Read the complete Assurance of Voluntary Compliance here.

How to Respond Positively to Negative Feedback

Reposted from my column in the Portland Business Tribune.

Image courtesy of Stuart Miles | freedigitalphotos.net
Image courtesy of Stuart Miles | freedigitalphotos.net

If it hasn’t happened to you yet, you’re lucky—but at some point, your business will be criticized. The Internet is pretty much a free-for-all of customer reviews, complaints and commentary.

Business owners often struggle to find the right words to craft a decent response. And some just don’t respond at all, which can be a huge mistake. When it comes to negative feedback that’s posted online, keep in mind that how you handle it is visible to the world. Ignoring it won’t make it go away, and may even give off the perception that you don’t care about your customers.

If and when you do receive negative feedback, you can turn it into an opportunity to regain the trust and respect of that customer, and you could win over some new customers, as well.

Be polite
It’s natural to want to defend your business, your employees or your products and services, but resist the urge. The customer may be in the wrong, but saying so will not help your public image. Never place blame on the customer, and never respond in an emotional, accusatory manner. Instead, step back and take a breath. Consider how the customer feels, and think about what you’d want to hear if you were in his place. Maintain a professional, polite disposition, but be careful not to sound robotic—people want to see that you’re genuine and compassionate.

Keep it short
It’s usually best to keep your response brief. Acknowledge the customer’s feedback, and invite them to discuss it at length with you over the phone or at your place of business. Going into too much detail in your public response is akin to airing dirty laundry. Consider a simple “We’re so sorry you had that experience with our company. We invite you to call our customer service desk if you’d like to talk more about the specifics of the situation.” It can go a long way toward making the customer feel heard, encouraging a real dialog and showing others that you give proper attention to unhappy customers.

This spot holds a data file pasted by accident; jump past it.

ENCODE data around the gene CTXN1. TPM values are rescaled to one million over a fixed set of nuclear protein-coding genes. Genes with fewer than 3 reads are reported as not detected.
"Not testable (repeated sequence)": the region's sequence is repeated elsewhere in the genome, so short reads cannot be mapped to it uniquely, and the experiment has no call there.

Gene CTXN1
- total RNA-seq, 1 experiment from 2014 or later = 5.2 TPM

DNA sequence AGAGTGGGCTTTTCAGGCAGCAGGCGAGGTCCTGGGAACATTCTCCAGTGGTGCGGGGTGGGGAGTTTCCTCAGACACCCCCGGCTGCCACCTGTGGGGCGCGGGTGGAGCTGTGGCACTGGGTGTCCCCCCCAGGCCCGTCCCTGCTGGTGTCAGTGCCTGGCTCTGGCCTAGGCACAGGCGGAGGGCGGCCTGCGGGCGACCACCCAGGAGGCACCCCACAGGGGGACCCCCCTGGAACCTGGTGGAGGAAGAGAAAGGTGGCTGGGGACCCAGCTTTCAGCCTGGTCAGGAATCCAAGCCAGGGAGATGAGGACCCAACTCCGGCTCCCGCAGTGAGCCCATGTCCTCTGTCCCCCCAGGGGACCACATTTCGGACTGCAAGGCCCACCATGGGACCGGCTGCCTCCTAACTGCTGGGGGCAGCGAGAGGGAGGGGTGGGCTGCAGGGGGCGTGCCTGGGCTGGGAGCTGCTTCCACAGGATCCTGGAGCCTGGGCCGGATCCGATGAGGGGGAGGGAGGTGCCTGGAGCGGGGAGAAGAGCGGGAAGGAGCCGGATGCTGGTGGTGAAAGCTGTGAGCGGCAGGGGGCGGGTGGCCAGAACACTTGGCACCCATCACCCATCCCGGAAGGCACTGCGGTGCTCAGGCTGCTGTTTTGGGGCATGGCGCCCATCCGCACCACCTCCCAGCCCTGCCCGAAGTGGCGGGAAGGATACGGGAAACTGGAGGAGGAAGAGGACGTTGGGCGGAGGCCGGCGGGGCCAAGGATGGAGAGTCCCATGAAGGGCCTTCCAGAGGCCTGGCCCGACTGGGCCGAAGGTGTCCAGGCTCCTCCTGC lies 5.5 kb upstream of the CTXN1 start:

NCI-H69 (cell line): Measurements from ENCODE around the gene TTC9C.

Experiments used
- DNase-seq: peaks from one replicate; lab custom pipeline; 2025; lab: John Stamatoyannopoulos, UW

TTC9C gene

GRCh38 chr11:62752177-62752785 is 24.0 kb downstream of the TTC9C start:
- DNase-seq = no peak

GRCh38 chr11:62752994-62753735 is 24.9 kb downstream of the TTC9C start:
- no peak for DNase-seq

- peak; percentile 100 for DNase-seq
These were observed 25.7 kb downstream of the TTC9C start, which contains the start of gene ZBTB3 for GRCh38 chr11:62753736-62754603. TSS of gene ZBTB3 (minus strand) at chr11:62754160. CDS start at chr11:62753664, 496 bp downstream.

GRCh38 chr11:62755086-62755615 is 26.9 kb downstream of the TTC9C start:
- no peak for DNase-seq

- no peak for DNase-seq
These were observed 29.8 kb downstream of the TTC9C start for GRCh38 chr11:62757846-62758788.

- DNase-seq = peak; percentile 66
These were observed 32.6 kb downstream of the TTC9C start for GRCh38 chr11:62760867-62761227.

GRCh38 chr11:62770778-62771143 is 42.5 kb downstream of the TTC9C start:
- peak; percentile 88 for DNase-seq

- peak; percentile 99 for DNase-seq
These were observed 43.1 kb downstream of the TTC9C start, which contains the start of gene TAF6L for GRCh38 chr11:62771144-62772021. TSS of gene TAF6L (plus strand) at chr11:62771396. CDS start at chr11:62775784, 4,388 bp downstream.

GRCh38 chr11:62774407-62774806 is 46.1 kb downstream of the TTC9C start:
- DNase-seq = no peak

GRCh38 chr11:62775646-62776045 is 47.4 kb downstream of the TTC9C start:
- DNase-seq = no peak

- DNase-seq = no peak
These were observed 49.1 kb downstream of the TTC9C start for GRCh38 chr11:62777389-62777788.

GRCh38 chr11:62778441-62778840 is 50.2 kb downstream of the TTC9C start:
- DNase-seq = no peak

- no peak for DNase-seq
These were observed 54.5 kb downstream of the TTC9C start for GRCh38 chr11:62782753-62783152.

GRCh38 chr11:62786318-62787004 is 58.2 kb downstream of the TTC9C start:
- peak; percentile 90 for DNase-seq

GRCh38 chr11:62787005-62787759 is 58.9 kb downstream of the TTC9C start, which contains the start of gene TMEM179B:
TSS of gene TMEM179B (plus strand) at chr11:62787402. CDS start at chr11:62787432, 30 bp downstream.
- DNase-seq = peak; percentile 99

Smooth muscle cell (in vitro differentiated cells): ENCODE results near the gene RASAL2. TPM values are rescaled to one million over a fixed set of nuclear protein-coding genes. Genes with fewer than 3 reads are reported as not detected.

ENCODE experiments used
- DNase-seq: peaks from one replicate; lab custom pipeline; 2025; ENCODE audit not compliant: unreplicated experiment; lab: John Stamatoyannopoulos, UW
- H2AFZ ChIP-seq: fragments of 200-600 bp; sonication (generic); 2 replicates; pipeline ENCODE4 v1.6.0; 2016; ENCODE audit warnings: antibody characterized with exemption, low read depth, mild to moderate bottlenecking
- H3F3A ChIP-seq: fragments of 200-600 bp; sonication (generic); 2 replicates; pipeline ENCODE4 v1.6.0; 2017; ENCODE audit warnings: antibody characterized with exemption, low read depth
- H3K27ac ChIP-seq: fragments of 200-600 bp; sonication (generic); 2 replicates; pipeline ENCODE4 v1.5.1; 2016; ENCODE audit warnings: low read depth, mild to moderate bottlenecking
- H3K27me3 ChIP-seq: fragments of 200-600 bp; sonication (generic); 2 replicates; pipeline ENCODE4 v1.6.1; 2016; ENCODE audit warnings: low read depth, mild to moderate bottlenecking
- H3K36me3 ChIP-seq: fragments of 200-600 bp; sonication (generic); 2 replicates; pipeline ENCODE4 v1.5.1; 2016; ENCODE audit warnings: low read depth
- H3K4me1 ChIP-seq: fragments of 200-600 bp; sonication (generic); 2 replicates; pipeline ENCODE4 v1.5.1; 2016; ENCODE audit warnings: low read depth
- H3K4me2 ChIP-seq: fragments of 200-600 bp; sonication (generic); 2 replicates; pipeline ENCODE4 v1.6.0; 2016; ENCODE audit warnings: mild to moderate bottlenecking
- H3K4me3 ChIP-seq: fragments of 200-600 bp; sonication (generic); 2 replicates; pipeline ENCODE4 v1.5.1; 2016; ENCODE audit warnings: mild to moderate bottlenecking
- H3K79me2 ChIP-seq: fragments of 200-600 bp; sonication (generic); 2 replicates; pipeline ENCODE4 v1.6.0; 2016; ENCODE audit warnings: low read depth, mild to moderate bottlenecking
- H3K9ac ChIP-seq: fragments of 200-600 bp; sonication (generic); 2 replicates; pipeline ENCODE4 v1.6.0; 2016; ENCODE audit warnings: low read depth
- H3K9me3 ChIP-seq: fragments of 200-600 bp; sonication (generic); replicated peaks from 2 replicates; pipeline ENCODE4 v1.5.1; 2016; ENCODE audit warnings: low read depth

See it as a learning opportunity
When you’re feeling criticized or even attacked, it can be difficult to see the value behind someone’s not-so-pleasant feedback. However, consider this: There are companies that pay big money to survey real people for insight on how to better themselves, and you just got it for free! The comments your business receives online are a kind of customer research, and you can benefit from it. Make note of any suggestions or questions that are mentioned in the comments, and seriously consider whether you can use this feedback to better your business.

To quote Winston Churchill, “Criticism may not be agreeable, but it is necessary. It fulfils the same function as pain in the human body. It calls attention to an unhealthy state of things.”

Know when to walk away
You won’t be able to fix every problem and make everyone happy, and unfortunately, there are some people who derive pleasure from pushing your buttons. They don’t want your help; they just want to start an argument. On the Internet, this type of person is called a troll, and it is perfectly acceptable to ignore them.

How do you tell the difference between a real gripe and someone who just enjoys stirring the pot? Follow the steps above: Be polite, keep it short and try to find the value in the critique. If despite your best efforts they refuse to have a civil, productive discussion with you, it’s OK to let it go. Remember that everyone else will see how you handled the comments, and they’ll be impressed you kept your cool.